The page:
●There may be circumstances when it is necessary to speak to a student during class about her/his behavior. This should be done in a firm, respectful, and non-threatening manner.

●A faculty member may issue a written warning to a student, via email or letter. The correspondence should be retained by the faculty member and a copy sent to the Department Chair.....
https://www.usm.edu/student-handbook/policy-classroom-responsibilities-faculty-and-students
 
Last edited:
87
568
Yes! I'm honestly flabbergasted by the responses I'm seeing here (yours and in particular Sophia's). This is so basic that it should be self-evident: Yes, a teacher is in charge of their classroom! Yes, maintaining a productive learning environment is a fundamental responsibility of a teacher.

Let me try a gentler scenario to try to illustrate the point:

You're in a classroom. The sun is shining through the windows at your face. All of the seats are filled. Do you:
1. Put on sunglasses and deal with the distraction and sub-optimal learning environment?
2. Close the shades on the window?
3. Ask the professor if you may close the shades on the window?

Maintaining a productive learning environment is one of the basic functions of being a teacher at any level. Dealing with distractions of students - whether they come from students themselves or from other aspects of the environment is part of that function.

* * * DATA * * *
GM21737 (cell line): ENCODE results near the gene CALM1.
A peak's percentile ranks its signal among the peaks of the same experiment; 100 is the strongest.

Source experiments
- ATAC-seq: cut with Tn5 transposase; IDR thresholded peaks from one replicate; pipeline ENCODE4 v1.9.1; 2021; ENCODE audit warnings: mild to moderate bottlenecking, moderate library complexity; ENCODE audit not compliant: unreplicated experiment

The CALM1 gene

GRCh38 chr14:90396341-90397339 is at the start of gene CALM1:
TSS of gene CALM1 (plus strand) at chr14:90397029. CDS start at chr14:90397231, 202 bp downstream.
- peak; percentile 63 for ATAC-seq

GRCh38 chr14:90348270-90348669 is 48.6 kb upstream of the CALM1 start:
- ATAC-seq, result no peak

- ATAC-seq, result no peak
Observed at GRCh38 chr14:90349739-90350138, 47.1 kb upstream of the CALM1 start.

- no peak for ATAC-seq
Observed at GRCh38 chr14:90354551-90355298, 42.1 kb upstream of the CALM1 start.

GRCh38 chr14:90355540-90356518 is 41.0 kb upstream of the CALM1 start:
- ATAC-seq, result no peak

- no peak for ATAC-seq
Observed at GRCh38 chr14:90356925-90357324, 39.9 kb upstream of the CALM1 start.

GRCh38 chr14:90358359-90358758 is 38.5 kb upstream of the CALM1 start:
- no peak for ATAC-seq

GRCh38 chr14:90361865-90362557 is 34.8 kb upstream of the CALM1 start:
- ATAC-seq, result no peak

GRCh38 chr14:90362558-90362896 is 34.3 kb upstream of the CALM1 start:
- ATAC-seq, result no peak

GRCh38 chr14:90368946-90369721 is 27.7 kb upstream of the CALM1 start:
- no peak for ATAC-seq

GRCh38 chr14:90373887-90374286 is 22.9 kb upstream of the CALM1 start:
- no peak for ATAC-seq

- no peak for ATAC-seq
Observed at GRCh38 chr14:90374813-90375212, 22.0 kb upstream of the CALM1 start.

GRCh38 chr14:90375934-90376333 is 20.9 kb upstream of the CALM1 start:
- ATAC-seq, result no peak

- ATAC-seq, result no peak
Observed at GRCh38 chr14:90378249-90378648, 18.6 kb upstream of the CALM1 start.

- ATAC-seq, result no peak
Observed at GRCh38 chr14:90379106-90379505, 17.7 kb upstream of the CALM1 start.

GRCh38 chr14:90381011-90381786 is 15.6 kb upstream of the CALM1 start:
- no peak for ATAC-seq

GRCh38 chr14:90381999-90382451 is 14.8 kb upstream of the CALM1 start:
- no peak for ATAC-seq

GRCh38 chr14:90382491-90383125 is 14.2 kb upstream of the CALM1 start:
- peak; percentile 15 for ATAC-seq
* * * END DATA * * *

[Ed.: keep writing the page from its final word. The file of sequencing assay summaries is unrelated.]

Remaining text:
Here's a good link that lists, step by step, the methods by which a professor should deal with classroom disruptions:

https://www.usm.edu/student-handbook/policy-classroom-responsibilities-faculty-and-students
To you question about closing shades.
At the primary school, I ask for permission. At the secondary school, I may or may not ask. Depends on the teacher. At the uni, I stand up and close the shades (if it is in a small classroom that doesn't have remotely controlled shades ). This happened many times at my uni without any problems. No one even thought it could be rude.
But as I said before, in case that bad hygiene is considered an inappropriate behaviour, and rules such as those you quoted exist, than yes, teacher can be asked for help.
Anyway, I still think it is a matter of normal relationships to consult problems individually in private before making it public.